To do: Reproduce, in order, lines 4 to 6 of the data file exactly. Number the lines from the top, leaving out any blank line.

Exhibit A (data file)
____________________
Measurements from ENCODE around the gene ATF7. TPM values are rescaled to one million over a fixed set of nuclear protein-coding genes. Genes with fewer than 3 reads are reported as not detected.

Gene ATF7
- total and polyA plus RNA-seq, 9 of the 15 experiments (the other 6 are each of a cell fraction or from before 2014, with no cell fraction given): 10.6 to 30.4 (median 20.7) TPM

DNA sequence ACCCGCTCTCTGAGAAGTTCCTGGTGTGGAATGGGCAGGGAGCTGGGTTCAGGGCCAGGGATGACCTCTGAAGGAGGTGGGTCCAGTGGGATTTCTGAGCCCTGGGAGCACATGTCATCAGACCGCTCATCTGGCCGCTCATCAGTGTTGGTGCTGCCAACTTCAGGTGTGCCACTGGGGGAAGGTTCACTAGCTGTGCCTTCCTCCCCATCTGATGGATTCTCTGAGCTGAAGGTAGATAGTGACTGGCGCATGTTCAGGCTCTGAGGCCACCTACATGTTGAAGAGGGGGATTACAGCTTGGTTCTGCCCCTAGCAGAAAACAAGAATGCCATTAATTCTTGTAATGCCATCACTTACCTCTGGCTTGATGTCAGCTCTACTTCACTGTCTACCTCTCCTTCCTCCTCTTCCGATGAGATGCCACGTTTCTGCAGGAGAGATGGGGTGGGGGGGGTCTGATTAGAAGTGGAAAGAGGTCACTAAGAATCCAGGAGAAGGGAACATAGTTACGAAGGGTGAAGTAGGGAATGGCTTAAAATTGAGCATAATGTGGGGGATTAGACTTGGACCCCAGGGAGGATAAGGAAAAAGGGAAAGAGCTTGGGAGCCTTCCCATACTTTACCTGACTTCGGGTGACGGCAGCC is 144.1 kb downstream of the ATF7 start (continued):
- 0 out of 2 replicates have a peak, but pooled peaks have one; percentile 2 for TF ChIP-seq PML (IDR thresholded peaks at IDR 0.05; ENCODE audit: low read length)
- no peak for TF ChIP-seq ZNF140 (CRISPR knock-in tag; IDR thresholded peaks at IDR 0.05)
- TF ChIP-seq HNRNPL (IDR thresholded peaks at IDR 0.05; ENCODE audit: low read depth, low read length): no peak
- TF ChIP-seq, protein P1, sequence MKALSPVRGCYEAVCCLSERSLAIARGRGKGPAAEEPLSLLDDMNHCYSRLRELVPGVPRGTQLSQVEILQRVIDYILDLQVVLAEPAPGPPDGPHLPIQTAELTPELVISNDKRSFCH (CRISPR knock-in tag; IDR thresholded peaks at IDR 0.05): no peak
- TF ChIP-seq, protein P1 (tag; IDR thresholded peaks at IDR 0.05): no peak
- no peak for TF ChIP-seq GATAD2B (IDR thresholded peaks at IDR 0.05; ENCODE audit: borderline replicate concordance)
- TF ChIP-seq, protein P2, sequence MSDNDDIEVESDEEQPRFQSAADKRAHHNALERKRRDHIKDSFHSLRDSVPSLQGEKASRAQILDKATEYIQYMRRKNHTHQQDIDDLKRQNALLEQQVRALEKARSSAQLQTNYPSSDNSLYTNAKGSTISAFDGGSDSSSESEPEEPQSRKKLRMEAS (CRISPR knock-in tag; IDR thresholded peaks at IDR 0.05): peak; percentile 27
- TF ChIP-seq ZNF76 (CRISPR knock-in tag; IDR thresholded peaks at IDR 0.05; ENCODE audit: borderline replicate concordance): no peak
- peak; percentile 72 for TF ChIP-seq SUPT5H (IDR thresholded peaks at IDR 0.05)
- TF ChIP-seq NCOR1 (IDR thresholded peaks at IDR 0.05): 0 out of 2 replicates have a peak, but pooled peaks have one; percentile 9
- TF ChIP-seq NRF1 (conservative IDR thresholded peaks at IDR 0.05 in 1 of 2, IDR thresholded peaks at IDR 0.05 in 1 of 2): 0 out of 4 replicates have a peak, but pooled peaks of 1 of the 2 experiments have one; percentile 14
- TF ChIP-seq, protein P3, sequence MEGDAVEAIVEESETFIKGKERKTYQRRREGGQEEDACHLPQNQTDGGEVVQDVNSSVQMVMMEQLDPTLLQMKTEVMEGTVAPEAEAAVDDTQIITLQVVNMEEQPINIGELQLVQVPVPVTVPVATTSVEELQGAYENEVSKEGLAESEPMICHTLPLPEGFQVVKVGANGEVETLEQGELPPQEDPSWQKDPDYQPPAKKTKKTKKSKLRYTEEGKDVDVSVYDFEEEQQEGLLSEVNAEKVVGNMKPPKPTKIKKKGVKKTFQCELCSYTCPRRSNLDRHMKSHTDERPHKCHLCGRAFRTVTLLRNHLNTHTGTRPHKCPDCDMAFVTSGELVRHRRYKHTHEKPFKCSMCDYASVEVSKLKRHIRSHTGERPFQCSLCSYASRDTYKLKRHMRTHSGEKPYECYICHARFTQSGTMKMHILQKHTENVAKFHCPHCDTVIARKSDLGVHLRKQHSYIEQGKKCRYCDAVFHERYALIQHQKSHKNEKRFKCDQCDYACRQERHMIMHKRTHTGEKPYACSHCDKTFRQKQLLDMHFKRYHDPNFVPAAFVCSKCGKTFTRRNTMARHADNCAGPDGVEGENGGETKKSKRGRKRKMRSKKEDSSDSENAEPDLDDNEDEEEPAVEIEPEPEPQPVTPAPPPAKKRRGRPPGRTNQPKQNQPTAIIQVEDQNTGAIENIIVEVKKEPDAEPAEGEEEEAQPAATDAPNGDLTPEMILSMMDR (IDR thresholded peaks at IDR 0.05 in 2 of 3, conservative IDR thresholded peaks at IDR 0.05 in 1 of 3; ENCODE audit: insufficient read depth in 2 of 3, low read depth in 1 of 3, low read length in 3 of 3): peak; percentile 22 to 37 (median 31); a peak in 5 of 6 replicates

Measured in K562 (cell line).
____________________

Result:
DNA sequence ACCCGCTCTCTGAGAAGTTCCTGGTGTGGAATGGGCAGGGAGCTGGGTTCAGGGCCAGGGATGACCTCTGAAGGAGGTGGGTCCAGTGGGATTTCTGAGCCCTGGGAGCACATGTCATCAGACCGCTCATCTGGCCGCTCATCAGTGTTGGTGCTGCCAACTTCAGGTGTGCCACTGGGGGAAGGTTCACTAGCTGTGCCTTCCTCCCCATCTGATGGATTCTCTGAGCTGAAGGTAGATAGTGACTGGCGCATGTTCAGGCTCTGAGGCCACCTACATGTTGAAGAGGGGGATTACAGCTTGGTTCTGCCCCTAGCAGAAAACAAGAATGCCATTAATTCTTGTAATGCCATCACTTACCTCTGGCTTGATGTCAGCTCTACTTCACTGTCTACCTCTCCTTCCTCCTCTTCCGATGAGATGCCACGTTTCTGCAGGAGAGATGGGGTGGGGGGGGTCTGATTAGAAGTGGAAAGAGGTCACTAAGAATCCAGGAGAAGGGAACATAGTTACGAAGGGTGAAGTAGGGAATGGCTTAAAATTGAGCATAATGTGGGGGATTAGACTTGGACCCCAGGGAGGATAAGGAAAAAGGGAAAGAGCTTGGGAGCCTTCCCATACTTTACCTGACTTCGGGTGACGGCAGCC is 144.1 kb downstream of the ATF7 start (continued):
- 0 out of 2 replicates have a peak, but pooled peaks have one; percentile 2 for TF ChIP-seq PML (IDR thresholded peaks at IDR 0.05; ENCODE audit: low read length)
- no peak for TF ChIP-seq ZNF140 (CRISPR knock-in tag; IDR thresholded peaks at IDR 0.05)